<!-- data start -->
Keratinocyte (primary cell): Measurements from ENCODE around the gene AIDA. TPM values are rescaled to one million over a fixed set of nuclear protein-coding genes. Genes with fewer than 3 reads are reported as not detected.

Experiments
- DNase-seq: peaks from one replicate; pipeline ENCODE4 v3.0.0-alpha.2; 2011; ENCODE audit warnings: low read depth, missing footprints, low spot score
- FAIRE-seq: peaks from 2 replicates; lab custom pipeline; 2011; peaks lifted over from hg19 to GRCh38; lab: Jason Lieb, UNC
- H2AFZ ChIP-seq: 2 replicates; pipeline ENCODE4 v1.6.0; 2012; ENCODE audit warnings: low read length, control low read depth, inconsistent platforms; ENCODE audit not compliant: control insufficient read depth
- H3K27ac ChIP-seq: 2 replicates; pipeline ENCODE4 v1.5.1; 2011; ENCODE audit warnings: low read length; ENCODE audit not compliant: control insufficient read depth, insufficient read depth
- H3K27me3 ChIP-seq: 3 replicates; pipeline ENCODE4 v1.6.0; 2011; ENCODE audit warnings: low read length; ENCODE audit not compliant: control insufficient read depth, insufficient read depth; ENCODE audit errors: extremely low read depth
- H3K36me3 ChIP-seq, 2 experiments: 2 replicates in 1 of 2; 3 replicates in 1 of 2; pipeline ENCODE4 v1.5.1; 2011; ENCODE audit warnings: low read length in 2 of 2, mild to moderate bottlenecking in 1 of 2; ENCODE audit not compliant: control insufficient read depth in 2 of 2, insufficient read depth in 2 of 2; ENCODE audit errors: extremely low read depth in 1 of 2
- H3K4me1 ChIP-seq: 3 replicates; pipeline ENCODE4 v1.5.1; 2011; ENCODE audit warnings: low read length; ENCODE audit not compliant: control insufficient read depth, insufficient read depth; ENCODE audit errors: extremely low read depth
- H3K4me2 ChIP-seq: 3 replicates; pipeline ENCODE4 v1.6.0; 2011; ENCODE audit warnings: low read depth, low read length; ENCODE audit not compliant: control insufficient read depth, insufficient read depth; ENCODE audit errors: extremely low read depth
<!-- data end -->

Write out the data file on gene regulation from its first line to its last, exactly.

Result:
Keratinocyte (primary cell): Measurements from ENCODE around the gene AIDA. TPM values are rescaled to one million over a fixed set of nuclear protein-coding genes. Genes with fewer than 3 reads are reported as not detected.

Experiments
- DNase-seq: peaks from one replicate; pipeline ENCODE4 v3.0.0-alpha.2; 2011; ENCODE audit warnings: low read depth, missing footprints, low spot score
- FAIRE-seq: peaks from 2 replicates; lab custom pipeline; 2011; peaks lifted over from hg19 to GRCh38; lab: Jason Lieb, UNC
- H2AFZ ChIP-seq: 2 replicates; pipeline ENCODE4 v1.6.0; 2012; ENCODE audit warnings: low read length, control low read depth, inconsistent platforms; ENCODE audit not compliant: control insufficient read depth
- H3K27ac ChIP-seq: 2 replicates; pipeline ENCODE4 v1.5.1; 2011; ENCODE audit warnings: low read length; ENCODE audit not compliant: control insufficient read depth, insufficient read depth
- H3K27me3 ChIP-seq: 3 replicates; pipeline ENCODE4 v1.6.0; 2011; ENCODE audit warnings: low read length; ENCODE audit not compliant: control insufficient read depth, insufficient read depth; ENCODE audit errors: extremely low read depth
- H3K36me3 ChIP-seq, 2 experiments: 2 replicates in 1 of 2; 3 replicates in 1 of 2; pipeline ENCODE4 v1.5.1; 2011; ENCODE audit warnings: low read length in 2 of 2, mild to moderate bottlenecking in 1 of 2; ENCODE audit not compliant: control insufficient read depth in 2 of 2, insufficient read depth in 2 of 2; ENCODE audit errors: extremely low read depth in 1 of 2
- H3K4me1 ChIP-seq: 3 replicates; pipeline ENCODE4 v1.5.1; 2011; ENCODE audit warnings: low read length; ENCODE audit not compliant: control insufficient read depth, insufficient read depth; ENCODE audit errors: extremely low read depth
- H3K4me2 ChIP-seq: 3 replicates; pipeline ENCODE4 v1.6.0; 2011; ENCODE audit warnings: low read depth, low read length; ENCODE audit not compliant: control insufficient read depth, insufficient read depth; ENCODE audit errors: extremely low read depth